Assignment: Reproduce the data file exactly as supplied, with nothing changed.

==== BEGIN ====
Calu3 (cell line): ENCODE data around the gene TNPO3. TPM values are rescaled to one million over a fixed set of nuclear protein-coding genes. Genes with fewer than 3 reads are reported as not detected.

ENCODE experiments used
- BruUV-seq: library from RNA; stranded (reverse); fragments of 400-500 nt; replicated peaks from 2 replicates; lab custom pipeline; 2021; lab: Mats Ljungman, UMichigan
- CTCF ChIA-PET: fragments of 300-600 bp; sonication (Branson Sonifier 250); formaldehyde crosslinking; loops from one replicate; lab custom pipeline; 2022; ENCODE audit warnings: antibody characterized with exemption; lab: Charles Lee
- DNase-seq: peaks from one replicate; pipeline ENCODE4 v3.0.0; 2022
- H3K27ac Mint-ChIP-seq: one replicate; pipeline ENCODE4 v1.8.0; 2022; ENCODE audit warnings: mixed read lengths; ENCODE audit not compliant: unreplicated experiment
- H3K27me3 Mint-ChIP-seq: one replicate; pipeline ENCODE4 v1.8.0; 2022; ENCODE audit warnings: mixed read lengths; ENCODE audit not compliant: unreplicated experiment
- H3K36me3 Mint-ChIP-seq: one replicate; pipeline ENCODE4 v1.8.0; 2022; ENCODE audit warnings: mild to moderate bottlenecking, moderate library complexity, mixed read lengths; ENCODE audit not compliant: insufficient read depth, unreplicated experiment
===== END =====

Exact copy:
Calu3 (cell line): ENCODE data around the gene TNPO3. TPM values are rescaled to one million over a fixed set of nuclear protein-coding genes. Genes with fewer than 3 reads are reported as not detected.

ENCODE experiments used
- BruUV-seq: library from RNA; stranded (reverse); fragments of 400-500 nt; replicated peaks from 2 replicates; lab custom pipeline; 2021; lab: Mats Ljungman, UMichigan
- CTCF ChIA-PET: fragments of 300-600 bp; sonication (Branson Sonifier 250); formaldehyde crosslinking; loops from one replicate; lab custom pipeline; 2022; ENCODE audit warnings: antibody characterized with exemption; lab: Charles Lee
- DNase-seq: peaks from one replicate; pipeline ENCODE4 v3.0.0; 2022
- H3K27ac Mint-ChIP-seq: one replicate; pipeline ENCODE4 v1.8.0; 2022; ENCODE audit warnings: mixed read lengths; ENCODE audit not compliant: unreplicated experiment
- H3K27me3 Mint-ChIP-seq: one replicate; pipeline ENCODE4 v1.8.0; 2022; ENCODE audit warnings: mixed read lengths; ENCODE audit not compliant: unreplicated experiment
- H3K36me3 Mint-ChIP-seq: one replicate; pipeline ENCODE4 v1.8.0; 2022; ENCODE audit warnings: mild to moderate bottlenecking, moderate library complexity, mixed read lengths; ENCODE audit not compliant: insufficient read depth, unreplicated experiment